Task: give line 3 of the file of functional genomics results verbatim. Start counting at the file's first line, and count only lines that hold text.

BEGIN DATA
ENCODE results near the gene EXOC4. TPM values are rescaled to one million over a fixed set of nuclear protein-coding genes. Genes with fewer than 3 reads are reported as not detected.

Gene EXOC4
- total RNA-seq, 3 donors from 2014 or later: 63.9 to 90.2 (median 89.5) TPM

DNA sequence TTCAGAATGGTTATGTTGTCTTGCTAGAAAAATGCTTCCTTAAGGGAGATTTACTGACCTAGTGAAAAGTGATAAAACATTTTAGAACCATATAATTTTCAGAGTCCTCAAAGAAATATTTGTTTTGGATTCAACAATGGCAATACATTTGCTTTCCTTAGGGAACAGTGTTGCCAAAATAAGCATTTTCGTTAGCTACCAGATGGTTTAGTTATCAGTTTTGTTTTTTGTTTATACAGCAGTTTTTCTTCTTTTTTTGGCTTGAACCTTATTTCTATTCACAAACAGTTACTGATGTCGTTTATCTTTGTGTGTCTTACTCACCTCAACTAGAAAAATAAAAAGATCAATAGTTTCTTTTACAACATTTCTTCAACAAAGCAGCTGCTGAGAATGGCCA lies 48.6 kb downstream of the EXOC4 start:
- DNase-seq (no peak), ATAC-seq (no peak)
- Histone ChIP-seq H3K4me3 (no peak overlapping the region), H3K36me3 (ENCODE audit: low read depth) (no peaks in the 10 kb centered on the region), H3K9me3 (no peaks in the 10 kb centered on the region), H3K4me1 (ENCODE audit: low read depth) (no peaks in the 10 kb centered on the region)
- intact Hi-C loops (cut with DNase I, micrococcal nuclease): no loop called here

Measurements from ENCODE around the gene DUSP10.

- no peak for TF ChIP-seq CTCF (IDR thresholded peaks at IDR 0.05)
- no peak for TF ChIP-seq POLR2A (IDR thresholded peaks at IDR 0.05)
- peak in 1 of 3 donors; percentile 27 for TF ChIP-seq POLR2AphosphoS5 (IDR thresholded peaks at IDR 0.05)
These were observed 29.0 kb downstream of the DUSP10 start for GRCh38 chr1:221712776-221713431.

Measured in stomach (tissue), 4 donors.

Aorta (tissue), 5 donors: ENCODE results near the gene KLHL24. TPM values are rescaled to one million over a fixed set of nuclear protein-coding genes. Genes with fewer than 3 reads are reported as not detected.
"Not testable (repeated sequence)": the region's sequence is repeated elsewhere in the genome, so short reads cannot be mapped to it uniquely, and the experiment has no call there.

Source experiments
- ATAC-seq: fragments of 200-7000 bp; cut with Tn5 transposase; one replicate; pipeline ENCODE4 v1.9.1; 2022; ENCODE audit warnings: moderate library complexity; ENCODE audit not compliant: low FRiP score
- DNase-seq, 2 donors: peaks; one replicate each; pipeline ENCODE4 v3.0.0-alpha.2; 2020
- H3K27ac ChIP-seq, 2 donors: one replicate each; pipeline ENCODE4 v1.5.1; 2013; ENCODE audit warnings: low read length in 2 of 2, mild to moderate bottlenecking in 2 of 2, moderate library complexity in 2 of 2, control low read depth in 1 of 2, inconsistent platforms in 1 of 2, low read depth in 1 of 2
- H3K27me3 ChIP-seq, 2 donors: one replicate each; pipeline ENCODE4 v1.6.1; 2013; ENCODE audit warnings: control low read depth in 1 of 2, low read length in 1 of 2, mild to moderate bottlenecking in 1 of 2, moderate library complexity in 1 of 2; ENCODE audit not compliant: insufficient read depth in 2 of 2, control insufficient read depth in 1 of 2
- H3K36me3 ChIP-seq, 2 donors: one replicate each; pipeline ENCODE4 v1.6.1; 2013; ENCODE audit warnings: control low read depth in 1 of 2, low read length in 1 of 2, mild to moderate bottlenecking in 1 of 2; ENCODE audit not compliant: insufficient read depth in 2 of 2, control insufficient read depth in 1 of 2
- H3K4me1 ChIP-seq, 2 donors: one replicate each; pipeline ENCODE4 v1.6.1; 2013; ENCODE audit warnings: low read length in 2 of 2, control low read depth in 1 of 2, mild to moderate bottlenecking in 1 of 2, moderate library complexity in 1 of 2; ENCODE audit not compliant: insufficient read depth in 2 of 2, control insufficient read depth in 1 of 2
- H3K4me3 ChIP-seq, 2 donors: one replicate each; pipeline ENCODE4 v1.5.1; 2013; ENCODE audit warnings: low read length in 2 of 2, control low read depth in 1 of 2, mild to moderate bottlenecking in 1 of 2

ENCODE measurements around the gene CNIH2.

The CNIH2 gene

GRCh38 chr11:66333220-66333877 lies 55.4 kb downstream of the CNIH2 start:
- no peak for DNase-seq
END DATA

- total RNA-seq, 3 donors from 2014 or later: 63.9 to 90.2 (median 89.5) TPM